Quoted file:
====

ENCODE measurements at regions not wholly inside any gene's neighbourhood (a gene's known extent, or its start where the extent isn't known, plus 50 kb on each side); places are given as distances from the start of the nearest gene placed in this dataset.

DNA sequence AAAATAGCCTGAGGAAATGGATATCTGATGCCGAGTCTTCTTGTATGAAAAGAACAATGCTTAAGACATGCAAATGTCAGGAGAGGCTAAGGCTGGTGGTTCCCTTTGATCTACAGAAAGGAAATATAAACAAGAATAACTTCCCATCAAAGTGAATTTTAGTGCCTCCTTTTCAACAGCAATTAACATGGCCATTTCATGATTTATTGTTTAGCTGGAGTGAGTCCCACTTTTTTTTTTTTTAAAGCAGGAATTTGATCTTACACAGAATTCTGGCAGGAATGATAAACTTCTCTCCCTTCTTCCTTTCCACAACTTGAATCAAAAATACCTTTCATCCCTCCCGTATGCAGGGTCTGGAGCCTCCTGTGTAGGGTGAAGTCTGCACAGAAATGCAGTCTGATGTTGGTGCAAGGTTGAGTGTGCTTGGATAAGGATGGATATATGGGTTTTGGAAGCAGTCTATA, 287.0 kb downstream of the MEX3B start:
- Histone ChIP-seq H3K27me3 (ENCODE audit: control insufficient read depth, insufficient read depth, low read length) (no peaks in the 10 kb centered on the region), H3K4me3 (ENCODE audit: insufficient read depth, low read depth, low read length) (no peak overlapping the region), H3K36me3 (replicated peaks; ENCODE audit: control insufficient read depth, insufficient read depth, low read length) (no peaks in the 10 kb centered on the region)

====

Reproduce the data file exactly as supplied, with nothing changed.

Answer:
ENCODE measurements at regions not wholly inside any gene's neighbourhood (a gene's known extent, or its start where the extent isn't known, plus 50 kb on each side); places are given as distances from the start of the nearest gene placed in this dataset.

DNA sequence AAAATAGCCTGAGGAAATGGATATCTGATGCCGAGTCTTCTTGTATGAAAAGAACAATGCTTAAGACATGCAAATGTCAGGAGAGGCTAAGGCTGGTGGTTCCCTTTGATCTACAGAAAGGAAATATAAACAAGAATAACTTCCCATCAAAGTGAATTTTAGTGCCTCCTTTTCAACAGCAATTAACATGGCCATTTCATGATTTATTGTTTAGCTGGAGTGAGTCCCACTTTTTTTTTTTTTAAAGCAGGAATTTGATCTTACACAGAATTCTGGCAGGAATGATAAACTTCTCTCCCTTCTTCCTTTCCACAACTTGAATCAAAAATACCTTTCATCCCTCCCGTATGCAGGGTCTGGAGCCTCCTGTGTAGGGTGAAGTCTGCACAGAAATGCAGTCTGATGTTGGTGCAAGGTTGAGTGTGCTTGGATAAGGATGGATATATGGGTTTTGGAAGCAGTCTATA, 287.0 kb downstream of the MEX3B start:
- Histone ChIP-seq H3K27me3 (ENCODE audit: control insufficient read depth, insufficient read depth, low read length) (no peaks in the 10 kb centered on the region), H3K4me3 (ENCODE audit: insufficient read depth, low read depth, low read length) (no peak overlapping the region), H3K36me3 (replicated peaks; ENCODE audit: control insufficient read depth, insufficient read depth, low read length) (no peaks in the 10 kb centered on the region)